A Northern Kentucky University senior with profound hearing loss has been denied help from campus disability services based on a policy, not her needs, the university recently ruled.
Because she was denied help and has been forbidden to use an interpreter in classroom settings, the student has been forced to give up her minor and declare a different area of study.
Crystal Hudson, a communications major, uses hearing aids and sign language. She said she can understand and communicate with others in a one-on-one conversation, but can’t follow a situation where there are multiple conversations — such as a classroom setting.
“I think she saw that she could spin her wheels and try to fight, or just understand that she could do what she could do with the education she started,” said Jeremy Gibbs, Hudson’s boyfriend. He attended the Feb. 22 hearing with Hudson that determined disability services followed policy. He interpreted the meeting for her so she could understand what was being said.
Hudson said that once she arrived at the hearing, she was dismayed that the meeting wasn’t about getting assistance, but rather to verify that the disability services office had followed correct policy and procedure when removing her access to an interpreter.
“The way the meeting went, by the end, NKU covered NKU’s butt, and Crystal was denied services,” Gibbs said. “[She was denied] by someone who has stated to the world on the internet that ‘everyone deserves equal opportunity.’ I’m not trying to criticize anyone; I feel like it was a losing battle, and I think that’s sad. The second it came down to ‘this type is worthy of our help, and this type isn’t,’ I knew.”
When asked about the appeal and its outcome, Cindy Knox, assistant director of disability services, said: “Unfortunately, I am not able to speak about specific student situations with anyone due to the high level of confidentiality at our office. Thank you for inquiring.”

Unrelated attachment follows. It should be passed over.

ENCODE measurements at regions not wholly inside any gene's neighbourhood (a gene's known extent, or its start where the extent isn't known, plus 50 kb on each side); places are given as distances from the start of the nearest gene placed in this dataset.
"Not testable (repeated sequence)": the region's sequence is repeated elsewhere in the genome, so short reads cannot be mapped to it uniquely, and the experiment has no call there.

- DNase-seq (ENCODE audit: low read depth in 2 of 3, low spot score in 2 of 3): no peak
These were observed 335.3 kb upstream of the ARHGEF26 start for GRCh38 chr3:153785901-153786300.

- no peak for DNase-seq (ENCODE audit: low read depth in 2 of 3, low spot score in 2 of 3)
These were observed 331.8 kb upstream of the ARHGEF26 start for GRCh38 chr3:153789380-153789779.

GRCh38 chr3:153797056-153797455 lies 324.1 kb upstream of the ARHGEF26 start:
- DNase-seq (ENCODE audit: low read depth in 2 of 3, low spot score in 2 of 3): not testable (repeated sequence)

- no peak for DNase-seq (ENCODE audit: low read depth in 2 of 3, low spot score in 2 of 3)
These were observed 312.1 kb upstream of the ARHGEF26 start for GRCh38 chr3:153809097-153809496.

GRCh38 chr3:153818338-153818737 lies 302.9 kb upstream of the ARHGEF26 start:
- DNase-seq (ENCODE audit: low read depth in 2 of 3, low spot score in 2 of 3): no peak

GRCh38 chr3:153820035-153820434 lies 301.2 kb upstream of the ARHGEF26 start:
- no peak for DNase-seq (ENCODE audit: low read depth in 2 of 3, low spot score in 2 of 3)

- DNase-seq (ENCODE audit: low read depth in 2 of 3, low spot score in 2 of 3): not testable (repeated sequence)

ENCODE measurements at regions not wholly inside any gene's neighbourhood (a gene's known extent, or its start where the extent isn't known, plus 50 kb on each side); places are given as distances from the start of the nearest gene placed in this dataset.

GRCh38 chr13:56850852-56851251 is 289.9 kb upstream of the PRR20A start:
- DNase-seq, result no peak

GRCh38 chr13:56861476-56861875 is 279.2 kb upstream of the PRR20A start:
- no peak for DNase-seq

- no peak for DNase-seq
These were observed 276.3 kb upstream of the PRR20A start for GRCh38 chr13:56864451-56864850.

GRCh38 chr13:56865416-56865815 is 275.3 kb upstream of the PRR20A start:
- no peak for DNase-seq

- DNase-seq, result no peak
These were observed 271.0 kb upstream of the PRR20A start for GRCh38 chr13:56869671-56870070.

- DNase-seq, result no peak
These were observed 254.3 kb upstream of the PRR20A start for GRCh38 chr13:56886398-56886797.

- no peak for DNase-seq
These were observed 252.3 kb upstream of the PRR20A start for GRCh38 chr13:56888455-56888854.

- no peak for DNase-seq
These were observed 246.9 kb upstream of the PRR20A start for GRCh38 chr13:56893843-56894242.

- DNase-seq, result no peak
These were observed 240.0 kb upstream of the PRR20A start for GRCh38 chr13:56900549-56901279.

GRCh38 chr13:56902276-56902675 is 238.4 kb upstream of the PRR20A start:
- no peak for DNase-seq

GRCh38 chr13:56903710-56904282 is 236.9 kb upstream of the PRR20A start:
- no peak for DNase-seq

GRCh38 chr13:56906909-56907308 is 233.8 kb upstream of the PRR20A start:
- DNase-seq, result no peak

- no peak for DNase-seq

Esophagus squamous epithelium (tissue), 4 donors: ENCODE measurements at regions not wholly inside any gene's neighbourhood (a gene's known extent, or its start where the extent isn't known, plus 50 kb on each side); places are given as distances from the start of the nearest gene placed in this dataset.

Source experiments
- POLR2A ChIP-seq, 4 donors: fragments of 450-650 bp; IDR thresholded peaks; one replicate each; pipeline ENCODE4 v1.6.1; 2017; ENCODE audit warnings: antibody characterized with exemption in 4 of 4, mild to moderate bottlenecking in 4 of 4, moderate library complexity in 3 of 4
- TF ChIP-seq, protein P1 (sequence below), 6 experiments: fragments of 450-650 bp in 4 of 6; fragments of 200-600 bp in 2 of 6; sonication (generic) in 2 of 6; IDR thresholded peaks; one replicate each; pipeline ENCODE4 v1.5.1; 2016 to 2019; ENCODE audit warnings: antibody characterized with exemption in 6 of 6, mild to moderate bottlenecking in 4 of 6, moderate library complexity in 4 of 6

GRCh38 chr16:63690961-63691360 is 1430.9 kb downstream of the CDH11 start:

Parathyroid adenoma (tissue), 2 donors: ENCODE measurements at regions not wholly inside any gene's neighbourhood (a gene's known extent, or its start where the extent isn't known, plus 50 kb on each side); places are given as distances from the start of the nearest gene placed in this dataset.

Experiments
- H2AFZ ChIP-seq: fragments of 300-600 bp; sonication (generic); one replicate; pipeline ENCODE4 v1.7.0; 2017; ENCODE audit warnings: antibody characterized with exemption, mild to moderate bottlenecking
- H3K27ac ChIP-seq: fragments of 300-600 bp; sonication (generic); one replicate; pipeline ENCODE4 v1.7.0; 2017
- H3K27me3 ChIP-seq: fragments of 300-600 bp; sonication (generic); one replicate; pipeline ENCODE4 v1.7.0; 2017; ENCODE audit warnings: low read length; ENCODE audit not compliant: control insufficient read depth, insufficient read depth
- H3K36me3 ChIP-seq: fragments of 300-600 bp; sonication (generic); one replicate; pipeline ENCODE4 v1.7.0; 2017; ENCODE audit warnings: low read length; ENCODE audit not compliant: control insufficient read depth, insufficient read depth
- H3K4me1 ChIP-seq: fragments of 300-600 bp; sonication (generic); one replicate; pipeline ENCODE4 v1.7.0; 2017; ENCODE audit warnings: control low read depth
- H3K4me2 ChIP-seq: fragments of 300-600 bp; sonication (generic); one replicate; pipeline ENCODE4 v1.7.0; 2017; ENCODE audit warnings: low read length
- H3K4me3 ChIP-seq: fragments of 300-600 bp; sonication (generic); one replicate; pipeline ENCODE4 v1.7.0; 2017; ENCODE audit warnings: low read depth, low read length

Hudson transferred to NKU from Western Kentucky University in 2009. Initially, she was given an interpreter who helped her follow classroom conversations and professor lectures by using sign language. Hudson said she had maintained a 4.0 GPA while she had an interpreter.
Then, in fall 2011, Disability Services notified Hudson that they were no longer providing her with an interpreter because she did not have enough hearing loss.
“When my old rep from the state left, my case was reevaluated,” Hudson said. “[Disability services] could not deny the fact that I needed help, but they refused to use what they did have to provide that help.”
Once Hudson was denied an interpreter, Gibbs began attending Hudson’s classes with her to interpret. He interpreted until about two weeks into the spring 2012 semester, when one of Hudson’s professors told him he was no longer allowed in the classroom because Hudson’s request for an interpreter was denied by disability services.
Once Hudson no longer had an interpreter, she began having difficulty following lectures and was afraid her class grades would suffer. That’s when she decided to appeal disability services’ decision to deny her an interpreter.
Despite the direct correlation between having the interpreter and maintaining her grades, disability services continues to deny Hudson’s request for help.
To complete her degree on time, Hudson changed her minor from neuroscience to a concentration in psychology. The classes that Hudson was having the most difficulty in this semester due to the lack of an interpreter were her classes regarding the minor. Since she already had enough classes to be eligible for an area of concentration, it allows her to complete her studies on time.
Hudson said that now with only two classes, she isn’t struggling as much, and is excited to graduate in May. However, she said she wishes she didn’t have to drop her neuroscience minor to do so.